If the cookie world had a popularity contest, I’m pretty sure the Chocolate Chip Cookie would come out on top! Back in the day when I didn’t know anything about baking, I used to stare at the people who could make Chocolate Chip Cookies with awe and I’d think to myself “Man! their relatives are so lucky that they get to have this delicious treat at home and they don’t have to buy the overpriced packets from the store to satisfy their cravings!”
Last ramadan my cousin asked me “Eid er jonno ki banachho? (What are you making this Eid?” and I replied “Oh I haven’t decided yet but I guess I’ll bake something from the new Nigella Lawson book that I got.” Hearing that she paused for a while and said, “I meant, what clothes are you making Zymin apu.” I think that gives you an idea of how excited I get about baking something (something new) for Eid!
As this year’s Eid draws to a close and I’m left with no desserts but a lot of leftover whipped cream (not complaining though, I love whipped cream!), here is a little roundup of all the desserts I’ve baked over the years for Eid and the inspiration/stories behind them.
Eid ul Azha 2014: Strawberry Tuille Cannolis and Petit Fours
Right before that Eid, I had gathered the courage and cash to splurge (I was a student back then) on my first baking book called Baking with Julia from a bookstore in New Market, Dhaka. Therefore, needless to say I was really eager to try out something from that book. So I made one of the easiest recipes from it named Strawberry Tuille Cannolis. Continue reading
A staple at my house, and many others every Ramadan and Eid, kheer has become the picture of warm comfort food for locals. Continue reading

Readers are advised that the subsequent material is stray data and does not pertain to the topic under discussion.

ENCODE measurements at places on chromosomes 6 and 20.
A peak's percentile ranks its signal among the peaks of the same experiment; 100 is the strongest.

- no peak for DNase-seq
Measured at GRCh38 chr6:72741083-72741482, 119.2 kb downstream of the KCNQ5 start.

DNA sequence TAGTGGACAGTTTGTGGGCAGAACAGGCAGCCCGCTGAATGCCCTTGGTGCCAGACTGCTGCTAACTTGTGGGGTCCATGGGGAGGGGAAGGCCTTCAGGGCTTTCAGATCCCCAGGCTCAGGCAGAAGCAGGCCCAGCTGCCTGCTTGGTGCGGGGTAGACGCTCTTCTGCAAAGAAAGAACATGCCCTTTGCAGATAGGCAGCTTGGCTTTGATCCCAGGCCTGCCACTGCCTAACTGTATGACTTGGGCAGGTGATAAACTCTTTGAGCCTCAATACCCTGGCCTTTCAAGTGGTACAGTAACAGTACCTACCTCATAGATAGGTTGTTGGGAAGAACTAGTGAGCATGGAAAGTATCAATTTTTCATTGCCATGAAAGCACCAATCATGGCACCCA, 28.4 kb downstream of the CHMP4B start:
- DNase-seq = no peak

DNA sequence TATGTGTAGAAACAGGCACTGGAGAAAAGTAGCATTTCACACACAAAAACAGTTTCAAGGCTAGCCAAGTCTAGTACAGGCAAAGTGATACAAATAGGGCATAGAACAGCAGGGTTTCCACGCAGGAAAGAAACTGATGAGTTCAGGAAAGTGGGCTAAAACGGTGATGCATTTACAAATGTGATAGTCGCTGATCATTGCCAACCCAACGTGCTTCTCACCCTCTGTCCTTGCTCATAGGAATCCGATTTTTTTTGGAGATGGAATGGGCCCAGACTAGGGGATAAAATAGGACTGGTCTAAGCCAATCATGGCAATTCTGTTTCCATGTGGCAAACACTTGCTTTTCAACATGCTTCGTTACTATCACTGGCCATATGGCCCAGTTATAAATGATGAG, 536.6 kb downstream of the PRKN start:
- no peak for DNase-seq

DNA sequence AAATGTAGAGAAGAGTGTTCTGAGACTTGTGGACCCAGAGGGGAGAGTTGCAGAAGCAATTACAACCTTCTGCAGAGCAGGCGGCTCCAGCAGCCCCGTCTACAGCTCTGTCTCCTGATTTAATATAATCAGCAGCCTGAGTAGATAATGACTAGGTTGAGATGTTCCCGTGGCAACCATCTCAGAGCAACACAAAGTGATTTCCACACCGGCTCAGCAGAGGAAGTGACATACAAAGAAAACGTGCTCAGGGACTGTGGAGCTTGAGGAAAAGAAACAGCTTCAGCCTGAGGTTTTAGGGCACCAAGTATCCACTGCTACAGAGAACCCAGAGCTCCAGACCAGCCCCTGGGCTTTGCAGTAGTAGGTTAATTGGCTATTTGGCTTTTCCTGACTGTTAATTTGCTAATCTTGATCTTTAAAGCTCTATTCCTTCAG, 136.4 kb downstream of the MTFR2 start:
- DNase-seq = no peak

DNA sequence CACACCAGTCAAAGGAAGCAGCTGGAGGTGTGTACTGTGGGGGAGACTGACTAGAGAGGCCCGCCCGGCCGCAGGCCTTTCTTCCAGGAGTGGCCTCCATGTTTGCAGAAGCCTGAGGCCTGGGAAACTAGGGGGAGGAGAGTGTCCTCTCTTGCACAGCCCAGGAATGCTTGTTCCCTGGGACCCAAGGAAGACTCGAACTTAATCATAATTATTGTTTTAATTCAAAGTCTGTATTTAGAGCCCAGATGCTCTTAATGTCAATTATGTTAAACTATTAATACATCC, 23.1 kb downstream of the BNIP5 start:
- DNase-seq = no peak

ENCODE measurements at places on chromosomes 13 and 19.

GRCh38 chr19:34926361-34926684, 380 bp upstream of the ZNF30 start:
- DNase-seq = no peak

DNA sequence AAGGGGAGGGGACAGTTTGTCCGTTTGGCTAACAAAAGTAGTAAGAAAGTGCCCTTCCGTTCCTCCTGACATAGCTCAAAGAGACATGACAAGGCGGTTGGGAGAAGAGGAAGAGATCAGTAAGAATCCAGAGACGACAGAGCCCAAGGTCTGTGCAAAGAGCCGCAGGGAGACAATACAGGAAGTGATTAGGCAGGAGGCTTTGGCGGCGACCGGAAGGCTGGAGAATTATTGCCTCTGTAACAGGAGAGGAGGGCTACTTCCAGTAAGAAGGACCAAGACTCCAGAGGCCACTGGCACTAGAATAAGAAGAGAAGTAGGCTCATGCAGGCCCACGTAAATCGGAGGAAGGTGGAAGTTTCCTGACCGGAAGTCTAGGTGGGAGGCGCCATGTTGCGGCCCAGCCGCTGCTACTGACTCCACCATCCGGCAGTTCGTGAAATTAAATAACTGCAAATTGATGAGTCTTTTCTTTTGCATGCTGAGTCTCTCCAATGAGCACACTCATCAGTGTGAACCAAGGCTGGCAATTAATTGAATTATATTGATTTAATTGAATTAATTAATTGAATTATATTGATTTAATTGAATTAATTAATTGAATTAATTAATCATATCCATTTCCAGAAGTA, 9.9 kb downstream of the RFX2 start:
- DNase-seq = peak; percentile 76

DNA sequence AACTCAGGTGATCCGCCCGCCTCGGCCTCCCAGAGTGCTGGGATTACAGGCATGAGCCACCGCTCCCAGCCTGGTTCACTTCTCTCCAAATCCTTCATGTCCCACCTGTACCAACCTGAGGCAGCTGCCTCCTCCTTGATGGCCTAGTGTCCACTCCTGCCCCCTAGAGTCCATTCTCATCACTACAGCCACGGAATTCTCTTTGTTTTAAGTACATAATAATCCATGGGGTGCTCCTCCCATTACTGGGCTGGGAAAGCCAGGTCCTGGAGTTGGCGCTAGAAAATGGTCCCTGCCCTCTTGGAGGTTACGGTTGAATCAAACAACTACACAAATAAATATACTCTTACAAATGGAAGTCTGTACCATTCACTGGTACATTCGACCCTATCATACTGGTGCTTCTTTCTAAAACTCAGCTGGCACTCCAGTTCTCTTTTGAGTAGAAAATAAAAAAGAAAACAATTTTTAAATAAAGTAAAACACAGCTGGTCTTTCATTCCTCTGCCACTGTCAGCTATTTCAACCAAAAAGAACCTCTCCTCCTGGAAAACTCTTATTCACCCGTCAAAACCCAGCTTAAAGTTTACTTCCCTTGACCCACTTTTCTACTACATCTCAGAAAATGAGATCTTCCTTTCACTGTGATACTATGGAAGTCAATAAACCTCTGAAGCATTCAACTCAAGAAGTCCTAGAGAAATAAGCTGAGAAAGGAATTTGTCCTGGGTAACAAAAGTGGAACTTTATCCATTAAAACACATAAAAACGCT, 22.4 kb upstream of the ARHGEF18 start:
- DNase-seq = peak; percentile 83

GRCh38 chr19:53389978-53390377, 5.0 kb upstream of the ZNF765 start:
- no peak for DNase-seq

It’s Friday- This morning I woke up in the mood for a desi (traditional east-Asian) dessert. One of the most traditional items that mom never made was “shahi tukra”.
Rich. Full of Ghee. And cooked to perfection in milk.
A sweet confection made with various kinds of flour, sweetener, milk, water, nuts, oil/fats, the “halwa” meaning “sweet”, has Arabic origins. Through trade and exchange of ideas and ingredients, the halwa has travelled eastward into the Indian subcontinent.
The Mughal/Persian influence in the subcontinent lead to the growing popularity of halwas, which today, are made with a variety of ingredients like various daals (lentils), to types of vegetables (such as carrots and bottle gourd) to those made simply with nuts (like badam ka halva or pista halwa).
This post is about one of Bangladesh’s favorites.
Trifle- as the name suggests, is actually a dessert that is as simple as it gets. There are very few ingredients and very little hassle in preparing them. BUT…but what takes time is the assembly. I know a number of people who have taken the Trifle recipe from me but have not attempted it till date because the steps involved in making this dessert, when written down on paper sound quite intimidating. That’s one reason why I finally thought of making a video tutorial of how to make Trifle. Continue reading
As you might know I took an attempt (a successful one if i say so myself) to make Croissants a few months back.Even though I do not have a personal recipe to share, here are some things I’ve learned on the way which might come handy if you ever gather up the patience to make Croissants.
I’ve followed this recipe and I’ve found it to be pretty great! The GIF images to go with the instructions makes it really helpful!